Located at the narrowest point of the Oslofjord, Drøbak is a traditional Norwegian town that’s clustered with old wooden houses now occupied by art galleries and restaurants. It was originally established in the mid-18th century as a winter harbour for Oslo when the upper reaches of the fjord were frozen.
Things to do in Drøbak
Spend an afternoon strolling the historic streets of Drøbak and admire the 18th-century wooden church that was gifted to the town by the timber merchant Niels Carlsen. Take note of the bronze mermaid statues by Reidar Finsrud beside the marina and pay your respects at the War Memorial, which forms part of leafy Badeparken Drøbak. During World War II, the Drøbak Narrows served as the setting for the sinking of the German cruiser “Blücher”. This event allowed the Norwegian Royal Family to be safely evacuated from Oslo.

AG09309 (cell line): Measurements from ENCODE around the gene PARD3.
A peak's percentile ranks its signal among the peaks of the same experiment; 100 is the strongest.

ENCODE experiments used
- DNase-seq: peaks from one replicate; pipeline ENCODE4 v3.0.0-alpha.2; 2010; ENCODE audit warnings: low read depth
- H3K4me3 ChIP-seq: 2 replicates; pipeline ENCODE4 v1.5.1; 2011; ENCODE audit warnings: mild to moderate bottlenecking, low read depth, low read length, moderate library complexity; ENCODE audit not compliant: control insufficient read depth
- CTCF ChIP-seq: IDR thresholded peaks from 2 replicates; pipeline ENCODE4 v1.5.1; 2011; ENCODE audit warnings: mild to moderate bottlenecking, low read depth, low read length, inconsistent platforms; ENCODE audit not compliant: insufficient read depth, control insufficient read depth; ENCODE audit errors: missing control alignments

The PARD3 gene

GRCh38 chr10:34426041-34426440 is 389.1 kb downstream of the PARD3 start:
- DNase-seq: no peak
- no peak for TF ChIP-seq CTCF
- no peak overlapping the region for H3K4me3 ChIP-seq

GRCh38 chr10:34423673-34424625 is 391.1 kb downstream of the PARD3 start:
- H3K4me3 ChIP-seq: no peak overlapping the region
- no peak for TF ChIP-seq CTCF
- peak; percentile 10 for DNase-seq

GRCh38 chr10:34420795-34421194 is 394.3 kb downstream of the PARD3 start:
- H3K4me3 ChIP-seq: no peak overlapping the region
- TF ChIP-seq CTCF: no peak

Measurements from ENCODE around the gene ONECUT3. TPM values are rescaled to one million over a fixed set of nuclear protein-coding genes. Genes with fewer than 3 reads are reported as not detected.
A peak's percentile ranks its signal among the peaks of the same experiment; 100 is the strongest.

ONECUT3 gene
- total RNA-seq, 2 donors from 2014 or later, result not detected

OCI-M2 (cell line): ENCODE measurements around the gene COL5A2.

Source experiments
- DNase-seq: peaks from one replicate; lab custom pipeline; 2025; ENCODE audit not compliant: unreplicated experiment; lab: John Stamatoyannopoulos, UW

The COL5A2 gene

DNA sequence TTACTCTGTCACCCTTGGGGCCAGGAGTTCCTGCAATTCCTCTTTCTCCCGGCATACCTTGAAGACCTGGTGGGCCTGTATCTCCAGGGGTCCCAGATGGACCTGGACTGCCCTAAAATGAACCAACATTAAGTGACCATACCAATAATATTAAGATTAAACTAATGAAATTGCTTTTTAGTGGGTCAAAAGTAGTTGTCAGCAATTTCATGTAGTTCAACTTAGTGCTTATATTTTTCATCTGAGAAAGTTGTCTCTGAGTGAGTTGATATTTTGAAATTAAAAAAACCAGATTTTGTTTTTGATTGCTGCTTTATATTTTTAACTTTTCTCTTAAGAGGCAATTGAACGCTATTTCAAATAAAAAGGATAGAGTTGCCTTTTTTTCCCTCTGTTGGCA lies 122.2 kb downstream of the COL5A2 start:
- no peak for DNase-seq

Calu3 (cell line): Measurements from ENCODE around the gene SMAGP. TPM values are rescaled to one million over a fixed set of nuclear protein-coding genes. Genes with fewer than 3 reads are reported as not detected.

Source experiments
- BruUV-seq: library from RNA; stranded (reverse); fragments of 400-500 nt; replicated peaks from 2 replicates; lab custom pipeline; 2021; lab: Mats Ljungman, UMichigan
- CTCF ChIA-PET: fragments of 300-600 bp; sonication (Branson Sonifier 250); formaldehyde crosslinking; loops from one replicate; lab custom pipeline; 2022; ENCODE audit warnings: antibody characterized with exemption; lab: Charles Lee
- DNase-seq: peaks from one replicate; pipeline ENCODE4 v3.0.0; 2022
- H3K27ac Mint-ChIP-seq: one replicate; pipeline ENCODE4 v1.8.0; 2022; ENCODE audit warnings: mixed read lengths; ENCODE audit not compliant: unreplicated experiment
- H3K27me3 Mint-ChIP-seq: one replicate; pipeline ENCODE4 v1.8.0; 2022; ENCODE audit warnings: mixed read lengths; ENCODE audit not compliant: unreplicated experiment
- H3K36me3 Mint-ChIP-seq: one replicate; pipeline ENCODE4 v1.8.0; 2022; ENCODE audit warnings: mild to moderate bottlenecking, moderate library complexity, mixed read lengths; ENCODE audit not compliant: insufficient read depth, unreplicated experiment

You can get up close to native marine life at Drøbak Akvarium, which is home to various species that inhabit the waters of the Oslofjord. Come face-to-face with Hugo the catfish and see Norway’s only species of octopus, as well as spotted red sharks, beach crabs and large sea eels.
A short drive from the centre of Drøbak is the Follo Museum, an open-air museum that features historic farmsteads, houses and a school that have been relocated from across the region. See traditional crafts and trades being demonstrated and admire the vintage boats that once plied the Oslofjord before exploring the battery remains of the nearby Seiersten Skanse.
Getting around Drøbak
Drøbak is around 35 minutes’ drive from the centre of Oslo and one hour from Oslo Airport. Regular buses connect from Drøbak to the Norwegian capital while the town centre is compact enough to explore on foot.